pension holiday

pension holiday

the suspension of contributions to a PENSION FUND by an employer. This typically occurs when the assets of the fund are judged to be sufficient to cover the future PENSION liabilities.
References in periodicals archive ?
These governments rarely, if ever, take a pension holiday, making their full contribution whether the stock market is up or down.
Many Labour MPs are worried the sell-off of part of Royal Mail will mean we nationalise the pension risk - partly caused by the 13-year pension holiday - and privatise the profitable parts.
The company took a pension holiday for six years and a partial holiday for the last three.
Secondly, companies in the 1990s declared a pension holiday and paid out 90 per cent of the money they saved in the form of profits and dividends.
After paying slightly below the annual required contribution (ARC) in fiscal years 2010 and 2011 due to a state-authorized pension holiday, the county has returned to paying its full ARC, which is 14% of total expenses.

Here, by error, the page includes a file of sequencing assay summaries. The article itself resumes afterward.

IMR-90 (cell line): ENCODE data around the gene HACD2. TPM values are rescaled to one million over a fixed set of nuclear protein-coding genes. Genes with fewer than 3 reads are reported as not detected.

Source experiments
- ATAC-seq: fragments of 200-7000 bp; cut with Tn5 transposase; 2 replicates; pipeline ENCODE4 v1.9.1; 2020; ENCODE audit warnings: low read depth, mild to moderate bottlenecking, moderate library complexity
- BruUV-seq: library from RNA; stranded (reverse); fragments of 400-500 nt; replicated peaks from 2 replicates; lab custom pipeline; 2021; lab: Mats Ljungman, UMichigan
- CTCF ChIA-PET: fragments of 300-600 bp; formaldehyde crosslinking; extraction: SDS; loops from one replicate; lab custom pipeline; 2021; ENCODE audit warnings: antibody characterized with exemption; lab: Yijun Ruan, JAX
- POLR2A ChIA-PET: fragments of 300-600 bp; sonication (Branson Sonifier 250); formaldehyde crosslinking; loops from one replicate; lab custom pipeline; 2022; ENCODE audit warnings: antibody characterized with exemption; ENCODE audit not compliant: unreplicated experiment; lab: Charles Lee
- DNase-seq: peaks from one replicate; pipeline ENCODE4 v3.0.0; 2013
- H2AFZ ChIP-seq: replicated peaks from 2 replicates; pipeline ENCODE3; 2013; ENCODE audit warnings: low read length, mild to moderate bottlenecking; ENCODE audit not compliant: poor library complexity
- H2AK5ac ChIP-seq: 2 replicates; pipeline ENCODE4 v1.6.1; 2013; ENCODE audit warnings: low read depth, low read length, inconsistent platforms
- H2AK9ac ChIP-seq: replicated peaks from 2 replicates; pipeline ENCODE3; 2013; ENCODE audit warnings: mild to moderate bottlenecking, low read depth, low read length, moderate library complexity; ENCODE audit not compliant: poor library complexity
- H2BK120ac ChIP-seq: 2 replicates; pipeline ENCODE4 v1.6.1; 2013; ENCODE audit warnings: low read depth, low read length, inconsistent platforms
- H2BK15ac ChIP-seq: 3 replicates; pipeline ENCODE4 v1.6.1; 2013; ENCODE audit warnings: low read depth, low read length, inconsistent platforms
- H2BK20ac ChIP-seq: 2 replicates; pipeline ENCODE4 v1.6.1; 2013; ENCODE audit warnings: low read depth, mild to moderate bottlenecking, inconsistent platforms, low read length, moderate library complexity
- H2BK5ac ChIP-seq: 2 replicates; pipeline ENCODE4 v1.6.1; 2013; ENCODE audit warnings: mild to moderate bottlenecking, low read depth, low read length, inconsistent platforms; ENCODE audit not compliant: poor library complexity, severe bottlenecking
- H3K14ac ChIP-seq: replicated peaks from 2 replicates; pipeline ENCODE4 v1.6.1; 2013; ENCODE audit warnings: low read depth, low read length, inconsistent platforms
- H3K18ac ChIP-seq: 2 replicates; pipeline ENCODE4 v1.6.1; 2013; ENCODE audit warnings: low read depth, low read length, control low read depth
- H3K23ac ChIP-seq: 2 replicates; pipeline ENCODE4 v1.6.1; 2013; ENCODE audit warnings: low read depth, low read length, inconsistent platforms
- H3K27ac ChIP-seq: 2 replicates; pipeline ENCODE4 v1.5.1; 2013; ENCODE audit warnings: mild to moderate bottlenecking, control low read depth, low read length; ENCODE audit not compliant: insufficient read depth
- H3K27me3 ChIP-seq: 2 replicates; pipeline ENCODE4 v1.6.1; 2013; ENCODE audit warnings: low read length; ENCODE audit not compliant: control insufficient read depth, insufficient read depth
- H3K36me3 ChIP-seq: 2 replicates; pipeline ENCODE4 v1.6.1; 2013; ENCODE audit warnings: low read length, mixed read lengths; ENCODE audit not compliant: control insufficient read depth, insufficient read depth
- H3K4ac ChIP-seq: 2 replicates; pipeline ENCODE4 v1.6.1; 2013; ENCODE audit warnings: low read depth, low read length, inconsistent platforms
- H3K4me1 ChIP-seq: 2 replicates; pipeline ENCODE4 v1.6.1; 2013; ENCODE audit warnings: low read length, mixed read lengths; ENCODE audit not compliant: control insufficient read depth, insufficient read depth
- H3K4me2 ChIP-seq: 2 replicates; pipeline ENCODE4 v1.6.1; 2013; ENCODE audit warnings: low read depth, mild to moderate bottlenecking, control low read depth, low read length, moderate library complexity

As far as the pension fund goes, this is in trouble not because of the recent economic downturn but because RM bosses were allowed to take a long pension holiday while posties still had to pay in.
As owners, they took a prolonged pension holiday which is partly responsible for today's massive deficit.
While taking a pension holiday might seem an easy way to save cash in the short term, it could have a severe long term impact on an individual's quality of life in retirement.
Between 1986 and 1999, the employer took what is called a pension holiday and paid between only 1.
He was responsible for Rentokil taking a four-year pension holiday which hugely contributed to the current black hole of almost pounds 300million.
Now a campaigner on the issue of rights for pension holders,he said: ``HH Robertson took a pension holiday in 1989 when the scheme was pounds 4.
Amicus National Officer, Ann Field, said she was "appalled" as Smith's took a 10-year pension holiday in the 1990s, paying nothing into the fund.